How Congressional Democrats Betrayed the Anti-War Movement

…and rank and file Democrats too.

Once you get past Matt Taibbi’s penchant for sexist imagery, he can actually commit some very good reporting (boldface mine):

Rather than use the vast power they had to end the war, Democrats devoted their energy to making sure that “anti-war activism” became synonymous with “electing Democrats.” Capitalizing on America’s desire to end the war, they hijacked the anti-war movement itself, filling the ranks of peace groups with loyal party hacks. Anti-war organizations essentially became a political tool for the Democrats–one operated from inside the Beltway and devoted primarily to targeting Republicans.

This supposedly grass-roots “anti-war coalition” met regularly on K Street, the very capital of top-down Beltway politics. At the forefront of the groups are Thomas Matzzie and Brad Woodhouse of Americans Against the Escalation in Iraq, the leader of the anti-war lobby. Along with other K Street crusaders, the two have received iconic treatment from The Washington Post and The New York Times, both of which depicted the anti-war warriors as young idealist-progressives in shirtsleeves, riding a mirthful spirit into political combat — changing the world is fun!

…What the Post and the Times failed to note is that much of the anti-war group’s leadership hails from a consulting firm called Hildebrand Tewes–whose partners, Steve Hildebrand and Paul Tewes, served as staffers for the Democratic Senatorial Campaign Committee (DSCC). In addition, these anti-war leaders continue to consult for many of the same U.S. senators whom they need to pressure in order to end the war. This is the kind of conflict of interest that would normally be an embarrassment in the activist community.

Worst of all is the case of Woodhouse, who came to Hildebrand Tewes after years of working as the chief mouthpiece for the DSCC, where he campaigned actively to re-elect Democratic senators who supported the Iraq War in the first place. Anyone bothering to look–and clearly the Post and the Times did not before penning their ardent bios of Woodhouse–would have found the youthful idealist bragging to newspapers before the Iraq invasion about the pro-war credentials of North Carolina candidate Erskine Bowles. “No one has been stronger in this race in supporting President Bush in the War on Terror and his efforts to effect a regime change in Iraq,” boasted the future “anti-war” activist Woodhouse.

With guys like this in charge of the anti-war movement, much of what has passed for peace activism in the past year was little more than a thinly veiled scheme to use popular discontent over the war to unseat vulnerable Republicans up for re-election in 2008.

I am sickened, and I have no idea how to stop this. If you vote for Republicans, you enable the war even further. And how the hell is anyone going to mount a credible challenge from within the Democratic Party against Chuck Shumer or Harry Reid?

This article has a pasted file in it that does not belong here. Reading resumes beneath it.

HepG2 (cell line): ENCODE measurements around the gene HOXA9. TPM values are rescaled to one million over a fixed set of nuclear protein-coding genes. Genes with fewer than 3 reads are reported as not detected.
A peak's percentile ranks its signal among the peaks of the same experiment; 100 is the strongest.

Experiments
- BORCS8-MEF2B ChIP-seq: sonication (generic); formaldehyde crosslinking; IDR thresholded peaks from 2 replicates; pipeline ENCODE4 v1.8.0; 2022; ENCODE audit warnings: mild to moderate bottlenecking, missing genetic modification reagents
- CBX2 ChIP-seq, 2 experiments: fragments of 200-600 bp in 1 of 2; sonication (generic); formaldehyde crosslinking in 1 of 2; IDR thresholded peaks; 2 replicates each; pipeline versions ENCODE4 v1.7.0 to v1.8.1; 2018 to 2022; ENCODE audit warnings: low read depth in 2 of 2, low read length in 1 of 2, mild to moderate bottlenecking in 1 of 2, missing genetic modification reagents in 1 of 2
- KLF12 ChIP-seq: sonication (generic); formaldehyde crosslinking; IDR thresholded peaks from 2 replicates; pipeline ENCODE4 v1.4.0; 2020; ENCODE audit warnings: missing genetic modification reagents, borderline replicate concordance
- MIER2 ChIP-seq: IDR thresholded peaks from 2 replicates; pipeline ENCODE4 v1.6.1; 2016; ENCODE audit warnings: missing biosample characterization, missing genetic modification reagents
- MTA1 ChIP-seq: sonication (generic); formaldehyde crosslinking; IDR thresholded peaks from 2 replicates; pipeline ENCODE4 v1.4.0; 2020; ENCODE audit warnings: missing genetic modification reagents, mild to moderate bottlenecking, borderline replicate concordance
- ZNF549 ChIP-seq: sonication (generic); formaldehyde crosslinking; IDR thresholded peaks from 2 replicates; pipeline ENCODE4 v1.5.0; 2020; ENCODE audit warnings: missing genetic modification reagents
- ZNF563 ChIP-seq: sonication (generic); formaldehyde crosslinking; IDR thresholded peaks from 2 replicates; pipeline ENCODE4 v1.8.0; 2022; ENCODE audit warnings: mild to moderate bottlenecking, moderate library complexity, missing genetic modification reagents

Cynical-Wise-Beyond-Your-Years Troll-Be-Gone: Rants against the system or how Everything Is Corrupt and Beyond Repair aren’t a solution. I might even have to take the extreme step of disemvowelment.

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7 Responses to How Congressional Democrats Betrayed the Anti-War Movement

  1. Dunc says:

    It’s certainly a difficult question. Your options would basically seem to boil down to 2 alternatives:
    1. Try and “recapture” the party.
    2. Try and build a new party.
    Both involve stupendous amounts of hard, thankless work. But that’s the only thing that’s ever really achieved political change.
    Unfortunately, as long as the message from the anti-war movement is “we want you to end the war, but we’ll vote (and fundraise) for you no matter what” then you’re going to get shafted. If you want to get a politician’s attention, you need a lever.
    It might also be worth trying a multi-pronged attack. The current situation (two entrenched parties, neither of whom give much of a stuff about their grass-roots supporters) arises from a number of structural factors (campaign finance, the winner-takes-all voting system, etc) each of which are subject to attack. If you can build a movement to mount a broad front against the entire inside-the-beltway political system, then you might be able to wring some concessions.
    But I’m afraid I’m not sure that anyone has ever successfully dismantled an empire from the inside. Usually it takes overreach and collapse to do that. Heck, we Brits went down that route a century ago, and we’ve still got imperial pretensions.
    Not every problem has an optimal solution.
    Oh, a third option has just occurred to me: build a new bipartisan anti-war movement, and be a damn sight more careful about who you let run it. Preferably, don’t let anybody run it at all. Decentralise.

  2. Zeno says:

    A slim majority is a timid majority, at least when it comes to Democrats. Republicans, on the other hand, truly seem to believe they have God’s mandate to rule the universe, no matter what. Pelosi probably figures that she cannot hold her majority together if it came to an up and down vote on defunding the Iraq war. Since the GOP and their apologists would loudly spin such a vote as “undermining the troops!”, Speaker Pelosi is probably correct to fear that enough Democrats would peel themselves away to preserve the war budget. I’m disappointed she didn’t have the moxie to test it for real, though, rather than conceding the battle without actually firing a shot. Instead, she’s contented herself with quibbling language inserted into bills that the president is sure to ignore (or, if he pays attention to it, to explicitly disavow it in one of his unconstitutional signing statements).